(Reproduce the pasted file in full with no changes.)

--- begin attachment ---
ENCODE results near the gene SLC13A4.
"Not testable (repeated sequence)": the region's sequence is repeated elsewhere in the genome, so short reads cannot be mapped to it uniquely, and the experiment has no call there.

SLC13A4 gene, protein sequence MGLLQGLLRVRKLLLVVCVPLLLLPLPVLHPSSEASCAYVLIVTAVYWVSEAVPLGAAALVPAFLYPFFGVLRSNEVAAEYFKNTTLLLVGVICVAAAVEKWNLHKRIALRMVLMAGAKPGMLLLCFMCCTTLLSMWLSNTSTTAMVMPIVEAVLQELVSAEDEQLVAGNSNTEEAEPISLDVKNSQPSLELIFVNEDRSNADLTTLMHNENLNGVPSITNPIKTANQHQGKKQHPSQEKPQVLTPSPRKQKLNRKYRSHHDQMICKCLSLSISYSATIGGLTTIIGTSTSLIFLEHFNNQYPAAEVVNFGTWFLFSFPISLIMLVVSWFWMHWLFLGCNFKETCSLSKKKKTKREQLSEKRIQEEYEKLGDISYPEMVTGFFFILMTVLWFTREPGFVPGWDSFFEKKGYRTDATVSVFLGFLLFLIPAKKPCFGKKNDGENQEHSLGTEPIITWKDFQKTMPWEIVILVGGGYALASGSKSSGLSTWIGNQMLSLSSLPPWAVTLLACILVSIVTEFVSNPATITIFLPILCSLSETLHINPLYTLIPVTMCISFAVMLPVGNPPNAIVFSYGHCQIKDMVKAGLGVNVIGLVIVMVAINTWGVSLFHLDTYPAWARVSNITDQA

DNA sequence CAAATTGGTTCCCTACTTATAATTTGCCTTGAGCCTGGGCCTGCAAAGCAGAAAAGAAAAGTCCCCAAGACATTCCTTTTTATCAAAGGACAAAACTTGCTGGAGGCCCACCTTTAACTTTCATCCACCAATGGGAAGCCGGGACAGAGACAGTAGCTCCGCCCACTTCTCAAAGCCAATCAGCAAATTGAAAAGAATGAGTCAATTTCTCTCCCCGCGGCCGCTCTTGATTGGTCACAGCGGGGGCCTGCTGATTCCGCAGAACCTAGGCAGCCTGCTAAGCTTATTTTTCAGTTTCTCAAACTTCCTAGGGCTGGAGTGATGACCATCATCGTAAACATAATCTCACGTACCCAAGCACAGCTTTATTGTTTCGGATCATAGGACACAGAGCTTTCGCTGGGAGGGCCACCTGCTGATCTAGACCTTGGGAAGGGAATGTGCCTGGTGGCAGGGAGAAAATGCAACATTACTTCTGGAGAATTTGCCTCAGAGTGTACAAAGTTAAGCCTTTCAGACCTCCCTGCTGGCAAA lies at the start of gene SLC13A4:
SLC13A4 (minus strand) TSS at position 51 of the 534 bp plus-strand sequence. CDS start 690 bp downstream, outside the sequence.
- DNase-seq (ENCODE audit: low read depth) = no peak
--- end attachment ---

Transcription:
ENCODE results near the gene SLC13A4.
"Not testable (repeated sequence)": the region's sequence is repeated elsewhere in the genome, so short reads cannot be mapped to it uniquely, and the experiment has no call there.

SLC13A4 gene, protein sequence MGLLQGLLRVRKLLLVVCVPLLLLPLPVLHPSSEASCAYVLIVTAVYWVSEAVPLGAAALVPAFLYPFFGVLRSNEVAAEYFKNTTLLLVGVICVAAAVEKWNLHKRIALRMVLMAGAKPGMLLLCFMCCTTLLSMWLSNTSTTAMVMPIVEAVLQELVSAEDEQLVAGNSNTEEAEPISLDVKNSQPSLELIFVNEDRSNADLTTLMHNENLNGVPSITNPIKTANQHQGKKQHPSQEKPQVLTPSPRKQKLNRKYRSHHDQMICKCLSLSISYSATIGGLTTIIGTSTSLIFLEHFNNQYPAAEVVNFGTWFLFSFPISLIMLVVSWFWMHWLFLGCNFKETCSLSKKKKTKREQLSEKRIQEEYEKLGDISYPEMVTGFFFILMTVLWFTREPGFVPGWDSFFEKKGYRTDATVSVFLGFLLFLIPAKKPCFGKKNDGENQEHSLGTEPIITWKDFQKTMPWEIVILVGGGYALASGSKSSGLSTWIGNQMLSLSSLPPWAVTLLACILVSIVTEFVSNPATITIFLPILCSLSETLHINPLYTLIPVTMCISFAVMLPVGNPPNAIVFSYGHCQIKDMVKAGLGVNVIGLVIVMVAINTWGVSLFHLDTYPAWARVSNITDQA

DNA sequence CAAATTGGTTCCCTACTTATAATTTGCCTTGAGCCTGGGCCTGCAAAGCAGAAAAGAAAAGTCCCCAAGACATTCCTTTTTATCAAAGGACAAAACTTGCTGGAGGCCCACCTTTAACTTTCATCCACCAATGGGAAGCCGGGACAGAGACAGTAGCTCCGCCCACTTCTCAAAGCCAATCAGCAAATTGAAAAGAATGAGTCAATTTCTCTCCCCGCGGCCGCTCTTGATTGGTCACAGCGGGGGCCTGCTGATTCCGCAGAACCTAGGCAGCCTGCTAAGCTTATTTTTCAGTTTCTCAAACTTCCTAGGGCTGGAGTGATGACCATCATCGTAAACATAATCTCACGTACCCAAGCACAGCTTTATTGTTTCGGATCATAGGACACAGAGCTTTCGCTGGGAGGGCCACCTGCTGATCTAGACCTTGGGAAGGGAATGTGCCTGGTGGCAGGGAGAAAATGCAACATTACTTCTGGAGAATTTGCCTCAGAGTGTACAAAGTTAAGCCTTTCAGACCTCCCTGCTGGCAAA lies at the start of gene SLC13A4:
SLC13A4 (minus strand) TSS at position 51 of the 534 bp plus-strand sequence. CDS start 690 bp downstream, outside the sequence.
- DNase-seq (ENCODE audit: low read depth) = no peak